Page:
The Hush Post | 14:58 | Two-minute read
India has joined the three nations- the US, the Philippines and Japan in their first joint naval drill in the disputed South China Sea. On Thursday, Indian Navy participated in the six-day joint naval drill.
The Indian Navy tweeted and posted pictures of the warships that participated in the coordinated group sail.
The spokesperson of the Indian Navy said, “#IndianNavy ships Kolkata & Shakti carry out Group Sail with Naval ships of @USNavy in the South China Sea from 03-09 May 19. The six-day long Group Sail had participation of six combatants from the four participating countries.”
The Indian Navy further tweeted, “Besides Kolkata & Shakti, Helicopter Carrier JMSDF Izumo & Guided Missile Destroyer JMSDF Murasame of Japan; Frigate BRP Andres Bonifacio of Philippines and Arleigh Burke Class Destroyer USS Williams P Lawrence of USA participated.”
Meanwhile, Commander Andrew J Klug, commanding officer of USS William P Lawrence said in a statement, “Our team was really excited to take part in this multi-lateral event,”
“Professional engagements with our allies, partners and friends in the region are opportunities to build upon our existing, strong relationships as well as learn from each other,” Klug said.
In the six-day long sea drill the ships conducted formation exercises, communication drills, passenger transfers and held a leadership exchange aboard JS Izumo.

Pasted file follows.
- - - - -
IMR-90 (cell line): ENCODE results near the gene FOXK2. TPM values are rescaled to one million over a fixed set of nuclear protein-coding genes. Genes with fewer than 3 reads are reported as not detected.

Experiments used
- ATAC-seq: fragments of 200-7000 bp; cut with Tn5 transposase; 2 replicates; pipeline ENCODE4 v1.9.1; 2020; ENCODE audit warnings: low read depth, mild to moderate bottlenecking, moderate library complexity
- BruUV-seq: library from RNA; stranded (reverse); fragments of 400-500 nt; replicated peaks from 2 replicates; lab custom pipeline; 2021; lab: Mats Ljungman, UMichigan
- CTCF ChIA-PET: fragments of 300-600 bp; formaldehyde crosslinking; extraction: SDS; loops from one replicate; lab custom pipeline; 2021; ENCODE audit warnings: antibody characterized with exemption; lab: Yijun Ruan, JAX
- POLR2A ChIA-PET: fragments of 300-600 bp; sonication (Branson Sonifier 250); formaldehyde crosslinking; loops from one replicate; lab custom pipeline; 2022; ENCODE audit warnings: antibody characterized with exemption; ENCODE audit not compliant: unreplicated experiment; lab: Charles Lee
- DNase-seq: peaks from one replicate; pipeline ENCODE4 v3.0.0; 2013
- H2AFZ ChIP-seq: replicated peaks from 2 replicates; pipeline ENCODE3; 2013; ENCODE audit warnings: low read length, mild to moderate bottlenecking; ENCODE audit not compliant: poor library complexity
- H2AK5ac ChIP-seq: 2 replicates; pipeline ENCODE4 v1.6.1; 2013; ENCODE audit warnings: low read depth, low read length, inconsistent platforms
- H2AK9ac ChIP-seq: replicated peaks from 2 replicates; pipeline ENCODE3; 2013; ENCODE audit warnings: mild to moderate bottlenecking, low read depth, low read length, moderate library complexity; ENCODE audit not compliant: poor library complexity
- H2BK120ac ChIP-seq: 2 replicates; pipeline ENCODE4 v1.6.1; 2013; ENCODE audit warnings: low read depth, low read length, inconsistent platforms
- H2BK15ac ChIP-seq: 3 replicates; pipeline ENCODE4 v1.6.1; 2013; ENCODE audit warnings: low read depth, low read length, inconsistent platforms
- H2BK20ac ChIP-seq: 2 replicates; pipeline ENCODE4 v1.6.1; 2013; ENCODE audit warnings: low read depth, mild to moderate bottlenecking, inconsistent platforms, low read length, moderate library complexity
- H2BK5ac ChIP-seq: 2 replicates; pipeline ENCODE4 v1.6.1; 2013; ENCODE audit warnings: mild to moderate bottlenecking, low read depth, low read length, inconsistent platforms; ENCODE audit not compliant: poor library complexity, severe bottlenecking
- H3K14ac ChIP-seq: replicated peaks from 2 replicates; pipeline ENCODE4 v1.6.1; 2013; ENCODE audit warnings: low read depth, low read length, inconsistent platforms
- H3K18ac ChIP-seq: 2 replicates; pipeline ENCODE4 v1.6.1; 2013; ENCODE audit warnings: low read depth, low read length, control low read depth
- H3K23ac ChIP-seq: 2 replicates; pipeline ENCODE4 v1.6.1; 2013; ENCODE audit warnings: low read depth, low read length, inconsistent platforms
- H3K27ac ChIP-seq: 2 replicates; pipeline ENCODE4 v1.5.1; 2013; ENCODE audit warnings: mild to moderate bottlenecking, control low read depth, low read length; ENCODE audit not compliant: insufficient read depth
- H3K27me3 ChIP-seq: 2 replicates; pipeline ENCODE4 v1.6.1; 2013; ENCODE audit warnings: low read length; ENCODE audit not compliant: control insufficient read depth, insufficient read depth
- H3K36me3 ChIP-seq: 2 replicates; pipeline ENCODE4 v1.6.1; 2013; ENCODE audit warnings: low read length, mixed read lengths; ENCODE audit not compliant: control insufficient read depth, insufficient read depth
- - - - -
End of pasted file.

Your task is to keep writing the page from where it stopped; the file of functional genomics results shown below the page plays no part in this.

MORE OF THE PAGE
The combined show of naval might comes at a time of heightened tensions in the trade war between China and the US. The two world powers locked in a tussle for the commercial control of South China Sea which serves as a passage for annual trade worth USD 3.5 trillion.
China claims almost all of the strategic South China Sea with Brunei, Indonesia, Malaysia, the Philippines, Taiwan and Vietnam pushing competing claims to parts of the resource-rich maritime region.
The United States, Japan and India do not have any territorial claims in the disputed South China Sea.
Islands in the South China Sea account for 12 percent of global fishing through which 30 per cent of the world’s trade passes, apart from housing possible oil and gas reserve.